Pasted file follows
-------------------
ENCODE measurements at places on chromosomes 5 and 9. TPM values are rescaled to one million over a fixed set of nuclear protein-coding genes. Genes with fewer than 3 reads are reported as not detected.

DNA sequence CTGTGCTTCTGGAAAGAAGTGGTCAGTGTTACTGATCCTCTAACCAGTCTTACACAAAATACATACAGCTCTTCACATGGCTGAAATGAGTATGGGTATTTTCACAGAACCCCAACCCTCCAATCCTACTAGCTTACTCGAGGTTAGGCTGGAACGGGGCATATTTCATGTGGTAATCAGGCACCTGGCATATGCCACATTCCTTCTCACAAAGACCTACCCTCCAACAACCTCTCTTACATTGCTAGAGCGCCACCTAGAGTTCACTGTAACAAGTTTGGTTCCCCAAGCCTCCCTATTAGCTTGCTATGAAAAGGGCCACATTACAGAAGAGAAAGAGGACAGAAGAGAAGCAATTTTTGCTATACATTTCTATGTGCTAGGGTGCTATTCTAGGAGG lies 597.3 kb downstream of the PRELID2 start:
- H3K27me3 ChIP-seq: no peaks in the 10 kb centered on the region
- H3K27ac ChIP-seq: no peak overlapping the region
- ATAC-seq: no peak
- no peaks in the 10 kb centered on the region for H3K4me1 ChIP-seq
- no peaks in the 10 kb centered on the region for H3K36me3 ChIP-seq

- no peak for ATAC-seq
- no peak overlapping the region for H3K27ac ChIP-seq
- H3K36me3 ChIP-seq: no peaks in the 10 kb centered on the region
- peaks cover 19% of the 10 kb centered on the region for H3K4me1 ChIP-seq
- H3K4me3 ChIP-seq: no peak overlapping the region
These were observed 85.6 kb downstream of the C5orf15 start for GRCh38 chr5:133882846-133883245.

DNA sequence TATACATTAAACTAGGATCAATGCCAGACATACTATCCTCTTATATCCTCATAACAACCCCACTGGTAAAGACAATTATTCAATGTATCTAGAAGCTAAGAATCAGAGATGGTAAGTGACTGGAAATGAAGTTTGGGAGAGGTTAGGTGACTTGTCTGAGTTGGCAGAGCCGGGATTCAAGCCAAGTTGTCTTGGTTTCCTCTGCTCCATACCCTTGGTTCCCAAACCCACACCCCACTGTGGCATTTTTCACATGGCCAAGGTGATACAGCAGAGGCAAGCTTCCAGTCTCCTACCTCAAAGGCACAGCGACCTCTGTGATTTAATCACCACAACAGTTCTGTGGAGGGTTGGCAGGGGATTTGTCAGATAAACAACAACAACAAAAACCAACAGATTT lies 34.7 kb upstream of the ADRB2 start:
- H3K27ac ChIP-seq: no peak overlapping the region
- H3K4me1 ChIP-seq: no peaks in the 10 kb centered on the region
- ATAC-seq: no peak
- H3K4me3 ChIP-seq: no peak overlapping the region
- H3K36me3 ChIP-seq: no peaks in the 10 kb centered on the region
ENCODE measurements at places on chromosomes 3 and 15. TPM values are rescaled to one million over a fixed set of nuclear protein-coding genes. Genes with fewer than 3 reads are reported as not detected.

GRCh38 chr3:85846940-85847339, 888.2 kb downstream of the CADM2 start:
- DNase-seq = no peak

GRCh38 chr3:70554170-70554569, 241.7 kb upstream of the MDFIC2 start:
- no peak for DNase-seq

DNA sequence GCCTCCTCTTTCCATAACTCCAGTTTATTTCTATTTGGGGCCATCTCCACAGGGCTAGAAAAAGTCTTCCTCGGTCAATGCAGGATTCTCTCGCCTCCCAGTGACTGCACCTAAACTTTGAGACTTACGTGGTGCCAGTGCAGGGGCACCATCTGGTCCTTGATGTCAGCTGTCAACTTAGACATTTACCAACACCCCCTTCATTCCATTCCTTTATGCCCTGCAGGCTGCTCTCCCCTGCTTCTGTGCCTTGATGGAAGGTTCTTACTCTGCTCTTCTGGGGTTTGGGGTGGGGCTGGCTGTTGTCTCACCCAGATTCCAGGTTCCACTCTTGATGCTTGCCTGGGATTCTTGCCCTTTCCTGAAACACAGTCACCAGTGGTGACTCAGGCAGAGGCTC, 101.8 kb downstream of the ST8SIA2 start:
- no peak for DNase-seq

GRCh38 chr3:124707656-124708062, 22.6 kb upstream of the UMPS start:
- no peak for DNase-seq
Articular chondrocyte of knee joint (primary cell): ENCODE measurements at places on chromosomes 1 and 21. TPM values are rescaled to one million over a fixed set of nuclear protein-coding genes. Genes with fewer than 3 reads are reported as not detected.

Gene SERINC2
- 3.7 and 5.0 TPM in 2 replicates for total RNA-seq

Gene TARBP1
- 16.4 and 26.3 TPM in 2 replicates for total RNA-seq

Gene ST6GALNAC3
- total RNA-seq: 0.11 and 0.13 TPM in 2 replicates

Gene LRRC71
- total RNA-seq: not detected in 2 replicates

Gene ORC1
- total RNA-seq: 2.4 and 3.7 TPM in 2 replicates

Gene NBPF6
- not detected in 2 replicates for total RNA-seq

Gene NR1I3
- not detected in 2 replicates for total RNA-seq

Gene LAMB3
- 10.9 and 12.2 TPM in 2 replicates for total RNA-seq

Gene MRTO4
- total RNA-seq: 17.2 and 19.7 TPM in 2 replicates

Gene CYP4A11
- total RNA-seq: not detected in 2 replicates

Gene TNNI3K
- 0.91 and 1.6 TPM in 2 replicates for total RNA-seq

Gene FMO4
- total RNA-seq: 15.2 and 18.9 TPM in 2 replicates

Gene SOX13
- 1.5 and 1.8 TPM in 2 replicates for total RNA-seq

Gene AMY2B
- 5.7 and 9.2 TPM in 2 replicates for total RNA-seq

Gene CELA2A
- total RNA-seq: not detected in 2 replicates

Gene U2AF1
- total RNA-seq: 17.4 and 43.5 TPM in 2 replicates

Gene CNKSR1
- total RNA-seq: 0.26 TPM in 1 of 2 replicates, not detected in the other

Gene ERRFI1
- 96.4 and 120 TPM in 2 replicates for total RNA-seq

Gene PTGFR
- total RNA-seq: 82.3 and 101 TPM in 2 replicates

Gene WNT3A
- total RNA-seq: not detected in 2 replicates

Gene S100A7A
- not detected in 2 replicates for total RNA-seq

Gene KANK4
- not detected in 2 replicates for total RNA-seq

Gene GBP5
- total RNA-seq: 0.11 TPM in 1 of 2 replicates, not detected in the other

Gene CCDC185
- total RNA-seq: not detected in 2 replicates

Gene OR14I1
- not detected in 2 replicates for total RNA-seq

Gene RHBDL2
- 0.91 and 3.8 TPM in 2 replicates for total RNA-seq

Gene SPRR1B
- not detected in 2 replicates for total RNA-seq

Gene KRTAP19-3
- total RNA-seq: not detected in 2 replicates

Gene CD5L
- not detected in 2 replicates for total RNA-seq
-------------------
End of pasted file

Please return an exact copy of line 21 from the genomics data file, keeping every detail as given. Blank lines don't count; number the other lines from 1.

GRCh38 chr3:85846940-85847339, 888.2 kb downstream of the CADM2 start: